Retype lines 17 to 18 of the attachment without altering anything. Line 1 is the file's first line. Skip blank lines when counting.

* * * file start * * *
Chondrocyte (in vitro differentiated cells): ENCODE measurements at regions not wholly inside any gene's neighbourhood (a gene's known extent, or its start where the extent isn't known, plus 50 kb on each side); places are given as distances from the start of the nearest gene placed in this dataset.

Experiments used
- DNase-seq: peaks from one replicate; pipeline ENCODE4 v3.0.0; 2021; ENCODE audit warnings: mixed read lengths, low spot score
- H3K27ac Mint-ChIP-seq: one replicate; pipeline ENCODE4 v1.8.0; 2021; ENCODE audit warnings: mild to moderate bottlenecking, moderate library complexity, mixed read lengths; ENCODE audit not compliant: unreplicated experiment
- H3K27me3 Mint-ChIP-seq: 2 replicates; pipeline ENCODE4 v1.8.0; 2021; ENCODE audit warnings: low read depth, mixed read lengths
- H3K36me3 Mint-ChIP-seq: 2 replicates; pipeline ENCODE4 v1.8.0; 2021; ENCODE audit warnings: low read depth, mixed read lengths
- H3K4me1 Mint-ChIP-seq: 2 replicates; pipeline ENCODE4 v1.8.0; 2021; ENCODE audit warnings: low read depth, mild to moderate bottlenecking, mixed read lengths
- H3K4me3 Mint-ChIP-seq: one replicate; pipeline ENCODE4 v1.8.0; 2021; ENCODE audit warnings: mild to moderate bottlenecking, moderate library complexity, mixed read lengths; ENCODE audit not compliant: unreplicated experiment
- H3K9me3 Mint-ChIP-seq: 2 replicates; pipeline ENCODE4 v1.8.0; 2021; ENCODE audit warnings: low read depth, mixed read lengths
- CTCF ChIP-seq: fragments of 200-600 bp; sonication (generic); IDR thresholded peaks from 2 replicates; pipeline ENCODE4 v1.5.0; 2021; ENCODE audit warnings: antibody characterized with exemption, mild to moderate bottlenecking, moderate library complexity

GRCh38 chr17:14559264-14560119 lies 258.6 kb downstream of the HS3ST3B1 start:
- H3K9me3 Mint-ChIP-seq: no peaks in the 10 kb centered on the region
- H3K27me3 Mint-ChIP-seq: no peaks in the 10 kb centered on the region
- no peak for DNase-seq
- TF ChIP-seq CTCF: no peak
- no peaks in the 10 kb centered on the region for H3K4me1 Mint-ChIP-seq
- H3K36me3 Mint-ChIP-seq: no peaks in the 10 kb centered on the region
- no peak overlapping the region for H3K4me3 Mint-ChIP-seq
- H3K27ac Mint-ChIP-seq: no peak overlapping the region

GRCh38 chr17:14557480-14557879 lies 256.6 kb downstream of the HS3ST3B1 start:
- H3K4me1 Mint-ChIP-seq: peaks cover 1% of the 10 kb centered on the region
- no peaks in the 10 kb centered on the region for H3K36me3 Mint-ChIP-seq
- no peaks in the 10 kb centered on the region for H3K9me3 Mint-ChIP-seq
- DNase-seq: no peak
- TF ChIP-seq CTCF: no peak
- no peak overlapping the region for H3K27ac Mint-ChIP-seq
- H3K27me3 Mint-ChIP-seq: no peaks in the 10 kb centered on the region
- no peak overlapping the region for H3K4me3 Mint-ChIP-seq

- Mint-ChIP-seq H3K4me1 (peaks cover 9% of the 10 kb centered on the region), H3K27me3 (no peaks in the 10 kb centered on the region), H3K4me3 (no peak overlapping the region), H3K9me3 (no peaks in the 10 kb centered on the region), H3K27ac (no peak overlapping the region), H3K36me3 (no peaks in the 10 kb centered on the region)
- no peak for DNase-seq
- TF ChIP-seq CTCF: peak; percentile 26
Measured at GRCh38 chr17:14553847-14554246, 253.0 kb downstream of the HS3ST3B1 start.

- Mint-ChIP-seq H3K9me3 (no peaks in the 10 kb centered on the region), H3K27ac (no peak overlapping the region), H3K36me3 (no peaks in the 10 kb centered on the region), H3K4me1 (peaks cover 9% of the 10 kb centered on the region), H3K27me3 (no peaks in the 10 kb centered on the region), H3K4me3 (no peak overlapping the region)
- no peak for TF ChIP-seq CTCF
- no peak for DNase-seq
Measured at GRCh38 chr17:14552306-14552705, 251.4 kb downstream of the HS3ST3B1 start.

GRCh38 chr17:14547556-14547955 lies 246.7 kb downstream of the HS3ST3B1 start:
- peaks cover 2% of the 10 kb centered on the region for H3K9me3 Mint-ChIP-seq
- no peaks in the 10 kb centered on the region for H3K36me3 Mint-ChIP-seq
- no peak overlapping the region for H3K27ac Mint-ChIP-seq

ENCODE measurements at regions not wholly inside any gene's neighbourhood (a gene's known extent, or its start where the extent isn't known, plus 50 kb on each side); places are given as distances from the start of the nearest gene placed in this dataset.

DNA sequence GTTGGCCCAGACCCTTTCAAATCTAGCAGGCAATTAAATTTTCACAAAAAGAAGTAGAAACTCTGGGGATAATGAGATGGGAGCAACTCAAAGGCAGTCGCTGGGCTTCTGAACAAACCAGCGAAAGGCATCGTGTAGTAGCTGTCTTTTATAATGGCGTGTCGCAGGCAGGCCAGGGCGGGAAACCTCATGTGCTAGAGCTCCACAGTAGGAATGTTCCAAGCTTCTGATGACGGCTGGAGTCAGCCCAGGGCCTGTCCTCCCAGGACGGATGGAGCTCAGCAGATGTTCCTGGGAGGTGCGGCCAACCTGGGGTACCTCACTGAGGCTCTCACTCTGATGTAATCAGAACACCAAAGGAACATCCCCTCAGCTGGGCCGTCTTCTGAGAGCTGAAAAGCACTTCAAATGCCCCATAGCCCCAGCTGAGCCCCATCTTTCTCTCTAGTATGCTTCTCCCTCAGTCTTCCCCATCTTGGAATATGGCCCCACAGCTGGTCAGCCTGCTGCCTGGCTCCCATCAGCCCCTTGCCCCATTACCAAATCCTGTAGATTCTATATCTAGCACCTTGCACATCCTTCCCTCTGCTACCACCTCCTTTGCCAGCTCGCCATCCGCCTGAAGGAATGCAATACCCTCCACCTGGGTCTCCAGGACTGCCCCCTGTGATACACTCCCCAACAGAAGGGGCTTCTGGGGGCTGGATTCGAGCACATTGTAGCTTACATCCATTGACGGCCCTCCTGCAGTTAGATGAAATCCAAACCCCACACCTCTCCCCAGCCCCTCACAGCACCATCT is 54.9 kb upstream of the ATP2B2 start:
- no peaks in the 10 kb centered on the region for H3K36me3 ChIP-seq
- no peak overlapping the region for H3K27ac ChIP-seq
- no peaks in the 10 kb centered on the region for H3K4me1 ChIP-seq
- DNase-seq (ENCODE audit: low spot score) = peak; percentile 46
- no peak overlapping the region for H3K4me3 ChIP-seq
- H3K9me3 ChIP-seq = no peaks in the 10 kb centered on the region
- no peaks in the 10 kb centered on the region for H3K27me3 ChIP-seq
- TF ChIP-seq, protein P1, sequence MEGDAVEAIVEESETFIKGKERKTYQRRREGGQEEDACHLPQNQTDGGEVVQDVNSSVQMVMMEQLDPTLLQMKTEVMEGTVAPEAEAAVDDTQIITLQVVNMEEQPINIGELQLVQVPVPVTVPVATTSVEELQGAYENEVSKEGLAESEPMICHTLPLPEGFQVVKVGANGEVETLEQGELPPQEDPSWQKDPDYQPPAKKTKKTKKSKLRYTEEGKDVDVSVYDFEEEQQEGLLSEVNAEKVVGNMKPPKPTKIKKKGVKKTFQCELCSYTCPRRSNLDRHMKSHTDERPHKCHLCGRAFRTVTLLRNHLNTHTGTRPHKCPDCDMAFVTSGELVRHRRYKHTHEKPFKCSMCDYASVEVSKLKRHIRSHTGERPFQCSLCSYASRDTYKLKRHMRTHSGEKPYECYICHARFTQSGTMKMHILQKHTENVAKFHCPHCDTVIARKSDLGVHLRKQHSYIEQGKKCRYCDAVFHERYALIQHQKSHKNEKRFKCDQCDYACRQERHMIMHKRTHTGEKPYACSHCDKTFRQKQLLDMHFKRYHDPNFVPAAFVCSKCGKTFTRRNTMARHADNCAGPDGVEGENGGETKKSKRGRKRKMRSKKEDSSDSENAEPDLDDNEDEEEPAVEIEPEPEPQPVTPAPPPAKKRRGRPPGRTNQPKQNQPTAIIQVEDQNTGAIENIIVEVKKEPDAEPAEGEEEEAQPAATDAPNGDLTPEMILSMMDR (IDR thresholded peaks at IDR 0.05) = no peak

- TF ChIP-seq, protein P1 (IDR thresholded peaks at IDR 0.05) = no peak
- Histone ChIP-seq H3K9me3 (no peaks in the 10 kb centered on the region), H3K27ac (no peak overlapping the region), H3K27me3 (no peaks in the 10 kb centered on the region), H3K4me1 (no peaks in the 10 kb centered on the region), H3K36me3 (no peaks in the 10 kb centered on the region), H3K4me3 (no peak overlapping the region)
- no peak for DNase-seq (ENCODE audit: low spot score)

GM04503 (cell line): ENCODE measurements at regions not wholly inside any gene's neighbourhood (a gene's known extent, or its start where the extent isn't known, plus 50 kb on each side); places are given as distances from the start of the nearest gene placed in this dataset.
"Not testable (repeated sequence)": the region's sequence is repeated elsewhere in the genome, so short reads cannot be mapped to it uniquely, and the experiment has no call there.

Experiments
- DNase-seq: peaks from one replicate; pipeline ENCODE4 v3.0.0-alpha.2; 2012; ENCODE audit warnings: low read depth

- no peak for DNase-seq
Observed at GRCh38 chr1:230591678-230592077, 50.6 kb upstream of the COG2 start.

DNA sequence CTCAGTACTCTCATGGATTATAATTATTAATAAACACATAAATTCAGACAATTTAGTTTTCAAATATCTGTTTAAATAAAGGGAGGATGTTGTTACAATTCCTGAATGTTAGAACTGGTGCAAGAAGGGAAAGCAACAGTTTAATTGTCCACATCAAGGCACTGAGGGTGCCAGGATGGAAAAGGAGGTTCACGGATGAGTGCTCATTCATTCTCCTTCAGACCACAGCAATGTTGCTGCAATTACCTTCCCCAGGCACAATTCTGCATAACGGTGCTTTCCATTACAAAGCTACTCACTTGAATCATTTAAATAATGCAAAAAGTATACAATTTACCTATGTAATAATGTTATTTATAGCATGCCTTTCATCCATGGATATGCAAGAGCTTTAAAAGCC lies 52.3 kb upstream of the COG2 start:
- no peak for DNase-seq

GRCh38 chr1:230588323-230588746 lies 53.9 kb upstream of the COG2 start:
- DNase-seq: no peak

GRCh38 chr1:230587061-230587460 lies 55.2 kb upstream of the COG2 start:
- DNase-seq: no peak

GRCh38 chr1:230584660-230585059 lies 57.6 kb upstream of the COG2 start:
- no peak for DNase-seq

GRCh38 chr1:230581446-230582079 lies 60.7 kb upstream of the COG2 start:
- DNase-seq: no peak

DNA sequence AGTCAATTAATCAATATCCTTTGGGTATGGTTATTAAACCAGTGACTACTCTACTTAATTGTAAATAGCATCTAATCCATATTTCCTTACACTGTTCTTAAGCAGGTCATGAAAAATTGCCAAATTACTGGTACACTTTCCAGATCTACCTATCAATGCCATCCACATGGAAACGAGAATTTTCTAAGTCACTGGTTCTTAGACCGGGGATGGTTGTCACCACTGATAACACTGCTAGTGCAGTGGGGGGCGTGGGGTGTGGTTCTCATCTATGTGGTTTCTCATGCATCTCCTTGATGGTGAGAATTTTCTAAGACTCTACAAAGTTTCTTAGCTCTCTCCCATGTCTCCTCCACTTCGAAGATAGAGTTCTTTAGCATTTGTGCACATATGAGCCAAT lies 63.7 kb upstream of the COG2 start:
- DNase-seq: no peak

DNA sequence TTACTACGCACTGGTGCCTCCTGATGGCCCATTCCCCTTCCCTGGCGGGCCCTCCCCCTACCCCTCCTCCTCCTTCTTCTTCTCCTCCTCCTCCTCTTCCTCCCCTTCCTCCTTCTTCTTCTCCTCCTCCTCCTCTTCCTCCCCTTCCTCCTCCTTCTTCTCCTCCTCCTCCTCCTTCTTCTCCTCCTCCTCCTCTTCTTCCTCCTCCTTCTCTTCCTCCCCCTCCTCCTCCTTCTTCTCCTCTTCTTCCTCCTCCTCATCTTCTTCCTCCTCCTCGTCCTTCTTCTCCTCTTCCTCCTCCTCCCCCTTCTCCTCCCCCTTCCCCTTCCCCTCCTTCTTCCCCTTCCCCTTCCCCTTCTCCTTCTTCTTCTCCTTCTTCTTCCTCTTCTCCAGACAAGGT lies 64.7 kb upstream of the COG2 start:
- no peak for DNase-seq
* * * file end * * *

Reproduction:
- H3K36me3 Mint-ChIP-seq: no peaks in the 10 kb centered on the region
- no peak overlapping the region for H3K4me3 Mint-ChIP-seq